What Sonoma County’s Shelter-in-place Means for You

Sonoma County public health officials sounded a new alarm Tuesday over the expanding coronavirus outbreak and issued a singular message to residents: Unless absolutely necessary, stay at home.

That’s the central point of the shelter-in-place order issued Tuesday by Sonoma County Interim Public Health Officer Sundari Mase.

The mandate is designed to curb the spread of the coronavirus by restricting person-to-person interactions except where necessary to engage in essential activities or provide critical public, business and government services.

The order took effect at 12:01 a.m. Wednesday and remains in effect through April 7. It’s similar to those enacted Monday in six other Bay Area counties.

It bans nonessential travel and nonessential gatherings of any size, and requires businesses and governments to cease non-essential operations at physical locations.

“It’s not meant to punish people,” county spokeswoman Jennifer Larocque said. “It’s meant to keep them safe.”

So go buy groceries when you need to stock your cupboards. Fill your vehicle’s gas tank. Head out for a hike or to pick up some dog food, or take a loved one to the dentist, if it’s needed.

What is meant by “essential” activities?

This the stuff of daily life that keeps people fed, housed and getting through the day safely.

For public services, its the police, firefighters and emergency dispatchers, plus the work of those who run the wastewater treatment plant, waste collectors, people in the telecommunications industry; even those working construction on public works projects or affordable housing.

On a personal level, it’s the grocery shopping, caretaking and core errands. People can leave home to shop for food, cleaning supplies and personal care products. They can do their laundry or ship packages at the post office or through some other shipping service, or pick up supplies they need to work from home.

What businesses are considered essential?

Provision of health care tops the list, including physical and mental health care providers, dentists, biotechnology companies and even veterinary clinics. It also includes cannabis dispensaries providing products for medicinal use, though they can only be offered for delivery or curbside pickup.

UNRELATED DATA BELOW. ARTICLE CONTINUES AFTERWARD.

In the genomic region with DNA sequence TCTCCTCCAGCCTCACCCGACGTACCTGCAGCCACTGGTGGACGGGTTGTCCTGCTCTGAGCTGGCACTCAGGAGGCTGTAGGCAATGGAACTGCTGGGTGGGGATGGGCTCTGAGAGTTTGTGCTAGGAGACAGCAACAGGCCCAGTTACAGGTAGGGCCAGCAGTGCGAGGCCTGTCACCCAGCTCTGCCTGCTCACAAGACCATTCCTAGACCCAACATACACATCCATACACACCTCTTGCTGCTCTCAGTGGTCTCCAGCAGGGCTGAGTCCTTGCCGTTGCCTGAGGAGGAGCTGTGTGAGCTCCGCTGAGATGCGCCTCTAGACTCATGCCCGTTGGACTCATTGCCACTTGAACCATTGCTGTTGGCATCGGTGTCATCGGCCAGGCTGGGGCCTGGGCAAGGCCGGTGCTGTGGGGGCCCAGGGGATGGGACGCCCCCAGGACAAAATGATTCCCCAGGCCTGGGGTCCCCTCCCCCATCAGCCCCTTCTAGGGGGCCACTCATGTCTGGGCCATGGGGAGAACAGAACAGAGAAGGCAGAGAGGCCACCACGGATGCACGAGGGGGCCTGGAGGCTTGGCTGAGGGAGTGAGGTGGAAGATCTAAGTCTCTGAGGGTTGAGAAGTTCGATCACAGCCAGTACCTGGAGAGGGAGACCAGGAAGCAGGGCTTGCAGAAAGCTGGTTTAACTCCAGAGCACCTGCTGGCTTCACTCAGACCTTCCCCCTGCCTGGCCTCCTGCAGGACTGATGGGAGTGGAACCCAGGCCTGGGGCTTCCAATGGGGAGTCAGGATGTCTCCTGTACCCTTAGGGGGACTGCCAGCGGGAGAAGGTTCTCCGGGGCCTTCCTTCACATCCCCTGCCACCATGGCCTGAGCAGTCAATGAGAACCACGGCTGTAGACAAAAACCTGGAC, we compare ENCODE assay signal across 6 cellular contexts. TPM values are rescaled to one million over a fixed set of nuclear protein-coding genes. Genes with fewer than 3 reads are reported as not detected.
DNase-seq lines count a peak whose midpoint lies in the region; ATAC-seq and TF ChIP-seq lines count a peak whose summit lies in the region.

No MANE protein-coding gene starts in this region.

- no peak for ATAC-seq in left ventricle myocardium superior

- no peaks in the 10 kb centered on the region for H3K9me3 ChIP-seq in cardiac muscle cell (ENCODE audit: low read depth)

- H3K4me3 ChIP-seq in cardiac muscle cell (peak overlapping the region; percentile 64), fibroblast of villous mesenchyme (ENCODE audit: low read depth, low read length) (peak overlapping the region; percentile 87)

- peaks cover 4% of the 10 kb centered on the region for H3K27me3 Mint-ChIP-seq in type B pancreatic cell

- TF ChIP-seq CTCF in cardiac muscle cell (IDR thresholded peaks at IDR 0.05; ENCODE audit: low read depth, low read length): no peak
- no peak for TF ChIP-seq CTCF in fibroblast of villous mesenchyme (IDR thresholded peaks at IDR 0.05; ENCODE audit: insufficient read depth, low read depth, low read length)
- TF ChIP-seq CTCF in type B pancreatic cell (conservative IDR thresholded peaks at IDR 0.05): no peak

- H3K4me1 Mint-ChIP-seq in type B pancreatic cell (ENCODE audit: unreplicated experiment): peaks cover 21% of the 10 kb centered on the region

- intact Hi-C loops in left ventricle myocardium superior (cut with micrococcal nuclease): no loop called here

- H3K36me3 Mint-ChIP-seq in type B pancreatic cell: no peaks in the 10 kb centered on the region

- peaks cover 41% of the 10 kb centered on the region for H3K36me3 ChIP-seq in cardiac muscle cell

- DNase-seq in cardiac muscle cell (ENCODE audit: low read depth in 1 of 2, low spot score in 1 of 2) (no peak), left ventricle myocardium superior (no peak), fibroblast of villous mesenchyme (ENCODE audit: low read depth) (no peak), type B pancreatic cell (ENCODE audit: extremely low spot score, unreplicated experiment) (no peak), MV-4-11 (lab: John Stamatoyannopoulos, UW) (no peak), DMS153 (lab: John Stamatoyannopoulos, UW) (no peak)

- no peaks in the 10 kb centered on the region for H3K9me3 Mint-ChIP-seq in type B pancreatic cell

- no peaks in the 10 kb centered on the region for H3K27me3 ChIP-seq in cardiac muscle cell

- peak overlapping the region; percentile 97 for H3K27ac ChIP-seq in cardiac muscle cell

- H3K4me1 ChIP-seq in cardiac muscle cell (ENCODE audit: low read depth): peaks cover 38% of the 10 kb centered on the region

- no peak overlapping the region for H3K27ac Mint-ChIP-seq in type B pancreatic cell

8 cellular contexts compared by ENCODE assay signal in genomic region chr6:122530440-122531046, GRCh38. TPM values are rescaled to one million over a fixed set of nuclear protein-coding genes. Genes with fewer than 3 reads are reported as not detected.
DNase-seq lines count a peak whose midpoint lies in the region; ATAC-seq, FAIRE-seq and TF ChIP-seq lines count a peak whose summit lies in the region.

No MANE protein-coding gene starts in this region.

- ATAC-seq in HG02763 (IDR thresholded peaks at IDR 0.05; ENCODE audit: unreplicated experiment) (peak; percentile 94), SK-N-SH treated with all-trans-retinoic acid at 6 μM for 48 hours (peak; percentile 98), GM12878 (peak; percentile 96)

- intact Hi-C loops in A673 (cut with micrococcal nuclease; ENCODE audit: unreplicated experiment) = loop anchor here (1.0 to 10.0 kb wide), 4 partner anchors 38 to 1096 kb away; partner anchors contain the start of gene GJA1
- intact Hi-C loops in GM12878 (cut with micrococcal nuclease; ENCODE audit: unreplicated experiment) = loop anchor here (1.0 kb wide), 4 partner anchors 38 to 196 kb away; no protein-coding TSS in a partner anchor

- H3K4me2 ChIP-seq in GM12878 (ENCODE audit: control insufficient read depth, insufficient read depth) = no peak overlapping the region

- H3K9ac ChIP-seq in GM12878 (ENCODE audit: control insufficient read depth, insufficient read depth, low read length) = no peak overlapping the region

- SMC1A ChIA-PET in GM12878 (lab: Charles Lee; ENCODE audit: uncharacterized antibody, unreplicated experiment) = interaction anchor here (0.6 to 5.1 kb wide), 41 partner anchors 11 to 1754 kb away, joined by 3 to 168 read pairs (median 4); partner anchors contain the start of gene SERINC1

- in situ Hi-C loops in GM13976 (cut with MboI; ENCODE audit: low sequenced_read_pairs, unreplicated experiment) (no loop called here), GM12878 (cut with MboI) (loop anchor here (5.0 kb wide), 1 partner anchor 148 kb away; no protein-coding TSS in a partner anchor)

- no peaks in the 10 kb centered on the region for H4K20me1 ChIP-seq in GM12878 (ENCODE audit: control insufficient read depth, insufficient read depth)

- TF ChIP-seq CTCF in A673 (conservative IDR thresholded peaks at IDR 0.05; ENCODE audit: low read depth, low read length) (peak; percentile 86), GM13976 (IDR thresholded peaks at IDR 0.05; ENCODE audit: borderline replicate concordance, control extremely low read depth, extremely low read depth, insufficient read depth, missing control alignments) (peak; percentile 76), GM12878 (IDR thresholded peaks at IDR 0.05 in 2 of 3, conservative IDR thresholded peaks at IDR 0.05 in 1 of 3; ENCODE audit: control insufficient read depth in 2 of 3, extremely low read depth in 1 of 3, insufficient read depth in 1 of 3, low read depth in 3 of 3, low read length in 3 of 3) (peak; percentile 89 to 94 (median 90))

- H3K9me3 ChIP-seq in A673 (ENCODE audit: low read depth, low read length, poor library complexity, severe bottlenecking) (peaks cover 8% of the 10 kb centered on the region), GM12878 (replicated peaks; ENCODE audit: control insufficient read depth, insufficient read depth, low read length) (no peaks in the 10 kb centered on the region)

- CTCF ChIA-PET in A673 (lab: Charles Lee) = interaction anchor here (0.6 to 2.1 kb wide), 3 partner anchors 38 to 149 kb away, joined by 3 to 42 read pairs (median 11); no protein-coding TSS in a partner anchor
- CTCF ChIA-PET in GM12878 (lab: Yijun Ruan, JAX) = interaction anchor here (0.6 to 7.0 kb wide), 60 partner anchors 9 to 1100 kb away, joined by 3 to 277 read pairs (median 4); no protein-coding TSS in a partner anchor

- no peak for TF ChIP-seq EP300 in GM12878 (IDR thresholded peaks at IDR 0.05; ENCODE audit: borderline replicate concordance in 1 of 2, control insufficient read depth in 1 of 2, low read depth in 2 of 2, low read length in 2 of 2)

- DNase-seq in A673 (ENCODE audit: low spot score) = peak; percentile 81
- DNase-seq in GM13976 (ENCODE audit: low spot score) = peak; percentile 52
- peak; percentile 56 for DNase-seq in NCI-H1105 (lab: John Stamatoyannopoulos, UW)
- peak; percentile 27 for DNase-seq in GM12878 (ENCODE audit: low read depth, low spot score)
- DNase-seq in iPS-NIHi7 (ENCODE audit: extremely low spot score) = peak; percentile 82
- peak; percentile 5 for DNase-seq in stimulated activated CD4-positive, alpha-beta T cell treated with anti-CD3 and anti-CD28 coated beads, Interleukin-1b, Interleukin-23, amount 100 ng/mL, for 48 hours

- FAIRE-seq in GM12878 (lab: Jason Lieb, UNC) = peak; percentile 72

Banks and financial institutions, hardware stores, plumbers, electricians, exterminators and others who maintain the safety, sanitation and operations of households are also on the list.

Food producers — those in farming, fishing, food processing and dairies — and in Sonoma County — wineries and breweries are included.

Businesses that provide food, shelter and social services, including senior, adult- and childcare with certain provisions, as well as those serving low-income, homeless and disadvantaged people are called out, as are newspapers, television, radio and other media services. The order also includes gas stations and auto-supply, auto repair, and related facilities.

Legal and accounting services that support essential activities and taxis and transit services can continue to operate.

What about restaurants?

As it stands now, restaurants and other food providers can only sell food for takeout, drive-thru or delivery. Even schools that provide meals to children eligible for free and reduced lunches must ensure that students who receive take-away meals consume them off-site. Food banks are allowed to operate, as well.

Business owners can do what they need to do to support employees working from home, ensure security and the maintenance of equipment and inventory, handle payroll and worker benefits and otherwise do the minimum necessary to preserve the general function of their assets, while maintaining social distancing and precautions like washing hands.

Where do schools stand?



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Virtually all of Sonoma County’s schools are on spring break but will be transitioning to home learning. Anyone needed to report to campus to support remote instruction can do so, as educational institutions are exempted from the shutdown.

Caring for a pet?

They’re part of the family, so if they need pet care or supplies, it’s essential. It’s also OK to go out to care for someone else’s pet, if that’s an agreement you made. Veterinary care is covered under the order’s health care provisions.

Trying to stay fit?

Outdoor activity is explicitly identified in the order as an “essential” undertaking — as long as you can walk, hike, run or cycle at a distance of 6 feet from anyone else. You’re OK to travel to the coast or the country to embark on you adventure, as well. However, indoor gyms and other exercise facilities will remain closed to avoid virus transmission.

Can I be arrested?

Defying the order is a misdemeanor violation of the California Health and Safety Code, punishable by fine, imprisonment, or both, as it is considered “an imminent threat to public health.”

But while the order calls on the Sonoma County Sheriff and all local police chiefs to ensure compliance with it, enforcement is likely to be “compassionate,” given the order’s precedent-setting nature, Mase said.

“We’ve never experienced this before, so we need to see where this goes,” she said.

You can reach Staff Writer Mary Callahan at 707-521-5249 or mary.callahan@pressdemocrat.com. On Twitter @MaryCallahanB.